I have feelings. Let's discuss them together, shall we? First of all, what's with the prevalence of female comic book heroes playing in bands these days, and how can we make it keep happening, because it's awesome? Exhibit A The art in this issue is a complete slam-dunk. Sauvage utilizes the digital format seamlessly, doing
I have feelings. Let’s discuss them together, shall we?
First of all, what’s with the prevalence of female comic book heroes playing in bands these days, and how can we make it keep happening, because it’s awesome?
The art in this issue is a complete slam-dunk. Sauvage utilizes the digital format seamlessly, doing away with strange panel sequencing while injecting action and movement via sleek fluid lines, and smartly utilizing the available space by occasionally blocking out a panel in a single color, which keeps the limited space from feeling cluttered. Also, I require that mini-dress, like, now. Cosplay idea! I don’t often consider Wonder Woman’s sense of style, but I dig the heavy eyeliner and lace-up boots.
Unsurprisingly, though, she has her detractors, because she’s a woman wearing clothes in the world.
(Later on, this dude has a totally measured response to getting shut down.)
This isn’t exactly uncharted territory for our Princess. In fact, this issue hits on a couple of popular themes: how the world views her costume versus how she herself views it; the importance of female friendship; compassion. Still, they’re especially apropos to run across today.
Anyway, the basic message is that she’s down with men projecting their wants and requirements onto women, because women aren’t there to be a reflection of some dude’s expectations. Thanks, Diana!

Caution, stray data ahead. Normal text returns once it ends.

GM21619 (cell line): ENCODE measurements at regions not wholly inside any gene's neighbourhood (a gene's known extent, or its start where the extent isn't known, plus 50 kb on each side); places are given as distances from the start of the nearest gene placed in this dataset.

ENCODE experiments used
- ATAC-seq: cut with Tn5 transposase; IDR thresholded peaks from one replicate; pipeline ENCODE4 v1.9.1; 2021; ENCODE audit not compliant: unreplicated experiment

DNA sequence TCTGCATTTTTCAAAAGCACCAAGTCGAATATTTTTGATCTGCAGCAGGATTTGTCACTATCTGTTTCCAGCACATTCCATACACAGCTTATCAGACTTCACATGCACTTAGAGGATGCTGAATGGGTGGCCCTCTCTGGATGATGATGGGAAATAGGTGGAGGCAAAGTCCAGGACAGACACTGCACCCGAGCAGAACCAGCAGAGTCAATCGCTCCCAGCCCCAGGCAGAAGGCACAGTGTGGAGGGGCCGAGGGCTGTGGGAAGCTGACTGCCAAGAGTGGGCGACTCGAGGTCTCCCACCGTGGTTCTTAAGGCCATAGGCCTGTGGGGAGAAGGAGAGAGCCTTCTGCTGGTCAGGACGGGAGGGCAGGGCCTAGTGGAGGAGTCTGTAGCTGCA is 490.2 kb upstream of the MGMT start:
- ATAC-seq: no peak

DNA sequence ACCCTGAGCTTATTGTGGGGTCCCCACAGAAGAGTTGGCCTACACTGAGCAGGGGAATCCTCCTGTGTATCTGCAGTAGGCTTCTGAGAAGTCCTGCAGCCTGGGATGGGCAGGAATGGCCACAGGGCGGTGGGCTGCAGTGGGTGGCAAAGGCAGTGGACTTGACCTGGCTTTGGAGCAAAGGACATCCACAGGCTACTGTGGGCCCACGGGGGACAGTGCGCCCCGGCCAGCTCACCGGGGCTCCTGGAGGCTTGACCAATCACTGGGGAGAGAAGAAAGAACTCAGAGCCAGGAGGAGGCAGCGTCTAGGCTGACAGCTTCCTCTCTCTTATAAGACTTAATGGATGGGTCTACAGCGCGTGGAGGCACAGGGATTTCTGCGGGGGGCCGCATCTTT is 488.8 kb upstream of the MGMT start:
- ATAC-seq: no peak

But the coolest and most Diana part of this issue is easily when she befriends two teen fans, who promptly nearly drop dead from excitement:
I especially love how Sophia is basically closet-cosplaying Wondie, with her red-and-yellow shirt, starred socks, and blue shorts. Thumbs up, Sophia!
I haven’t loved all the Sensation Comics one-shots (and you’ll never know why because I was remiss in reviewing them and got locked in the punishment closet), but I do love this one. The art is clean and interesting and beautiful, the writing is crisp and hits the nail on the head for two of Diana’s most wondrous characteristics: the breadth and depth of her friendship towards other women, and her disdain at men trying to tell her how she ought to care about their opinion of how she looks or acts. Williams ensures that we know Diana’s first priority is the safety and well-being of the two girls she’s with. One of the things I love most about Diana is how conscious she is of her position as a role model, and how she actively pursues personal connections with the girls who admire her so much. Personal criticisms may bring her down, but she always rallies when she remembers what she represents to millions of girls and women the world over.
Did you catch last week’s installment? Do you have feelings to share? Weigh in below!2 comments